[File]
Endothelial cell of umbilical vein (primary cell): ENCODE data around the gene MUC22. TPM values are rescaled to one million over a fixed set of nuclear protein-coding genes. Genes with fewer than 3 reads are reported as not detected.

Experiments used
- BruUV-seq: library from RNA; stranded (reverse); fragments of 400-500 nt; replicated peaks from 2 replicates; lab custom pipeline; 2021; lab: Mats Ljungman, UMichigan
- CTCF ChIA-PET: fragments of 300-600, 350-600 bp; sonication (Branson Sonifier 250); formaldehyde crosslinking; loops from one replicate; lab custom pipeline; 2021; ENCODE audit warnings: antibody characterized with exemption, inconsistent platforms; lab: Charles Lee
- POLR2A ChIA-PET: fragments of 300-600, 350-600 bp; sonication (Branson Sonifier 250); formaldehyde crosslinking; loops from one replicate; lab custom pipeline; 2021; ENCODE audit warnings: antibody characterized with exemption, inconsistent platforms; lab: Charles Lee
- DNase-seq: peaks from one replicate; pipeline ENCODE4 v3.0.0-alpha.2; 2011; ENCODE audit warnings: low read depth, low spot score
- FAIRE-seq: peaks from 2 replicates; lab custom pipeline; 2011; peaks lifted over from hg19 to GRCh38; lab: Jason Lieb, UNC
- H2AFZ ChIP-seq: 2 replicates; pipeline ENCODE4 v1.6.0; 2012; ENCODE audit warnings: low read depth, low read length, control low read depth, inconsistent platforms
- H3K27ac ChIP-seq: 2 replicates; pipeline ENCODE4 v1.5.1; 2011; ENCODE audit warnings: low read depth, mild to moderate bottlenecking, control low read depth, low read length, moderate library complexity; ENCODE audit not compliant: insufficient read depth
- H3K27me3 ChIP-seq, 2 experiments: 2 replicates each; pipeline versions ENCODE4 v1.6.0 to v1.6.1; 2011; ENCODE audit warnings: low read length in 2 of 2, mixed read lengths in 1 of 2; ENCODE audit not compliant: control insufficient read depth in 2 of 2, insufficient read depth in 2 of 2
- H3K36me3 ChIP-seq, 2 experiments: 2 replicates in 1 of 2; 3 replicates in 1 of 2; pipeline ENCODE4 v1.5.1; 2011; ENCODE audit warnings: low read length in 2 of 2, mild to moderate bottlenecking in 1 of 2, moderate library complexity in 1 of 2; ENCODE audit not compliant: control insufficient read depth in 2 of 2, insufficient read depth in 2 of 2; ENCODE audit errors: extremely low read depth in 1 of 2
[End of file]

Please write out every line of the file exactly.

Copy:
Endothelial cell of umbilical vein (primary cell): ENCODE data around the gene MUC22. TPM values are rescaled to one million over a fixed set of nuclear protein-coding genes. Genes with fewer than 3 reads are reported as not detected.

Experiments used
- BruUV-seq: library from RNA; stranded (reverse); fragments of 400-500 nt; replicated peaks from 2 replicates; lab custom pipeline; 2021; lab: Mats Ljungman, UMichigan
- CTCF ChIA-PET: fragments of 300-600, 350-600 bp; sonication (Branson Sonifier 250); formaldehyde crosslinking; loops from one replicate; lab custom pipeline; 2021; ENCODE audit warnings: antibody characterized with exemption, inconsistent platforms; lab: Charles Lee
- POLR2A ChIA-PET: fragments of 300-600, 350-600 bp; sonication (Branson Sonifier 250); formaldehyde crosslinking; loops from one replicate; lab custom pipeline; 2021; ENCODE audit warnings: antibody characterized with exemption, inconsistent platforms; lab: Charles Lee
- DNase-seq: peaks from one replicate; pipeline ENCODE4 v3.0.0-alpha.2; 2011; ENCODE audit warnings: low read depth, low spot score
- FAIRE-seq: peaks from 2 replicates; lab custom pipeline; 2011; peaks lifted over from hg19 to GRCh38; lab: Jason Lieb, UNC
- H2AFZ ChIP-seq: 2 replicates; pipeline ENCODE4 v1.6.0; 2012; ENCODE audit warnings: low read depth, low read length, control low read depth, inconsistent platforms
- H3K27ac ChIP-seq: 2 replicates; pipeline ENCODE4 v1.5.1; 2011; ENCODE audit warnings: low read depth, mild to moderate bottlenecking, control low read depth, low read length, moderate library complexity; ENCODE audit not compliant: insufficient read depth
- H3K27me3 ChIP-seq, 2 experiments: 2 replicates each; pipeline versions ENCODE4 v1.6.0 to v1.6.1; 2011; ENCODE audit warnings: low read length in 2 of 2, mixed read lengths in 1 of 2; ENCODE audit not compliant: control insufficient read depth in 2 of 2, insufficient read depth in 2 of 2
- H3K36me3 ChIP-seq, 2 experiments: 2 replicates in 1 of 2; 3 replicates in 1 of 2; pipeline ENCODE4 v1.5.1; 2011; ENCODE audit warnings: low read length in 2 of 2, mild to moderate bottlenecking in 1 of 2, moderate library complexity in 1 of 2; ENCODE audit not compliant: control insufficient read depth in 2 of 2, insufficient read depth in 2 of 2; ENCODE audit errors: extremely low read depth in 1 of 2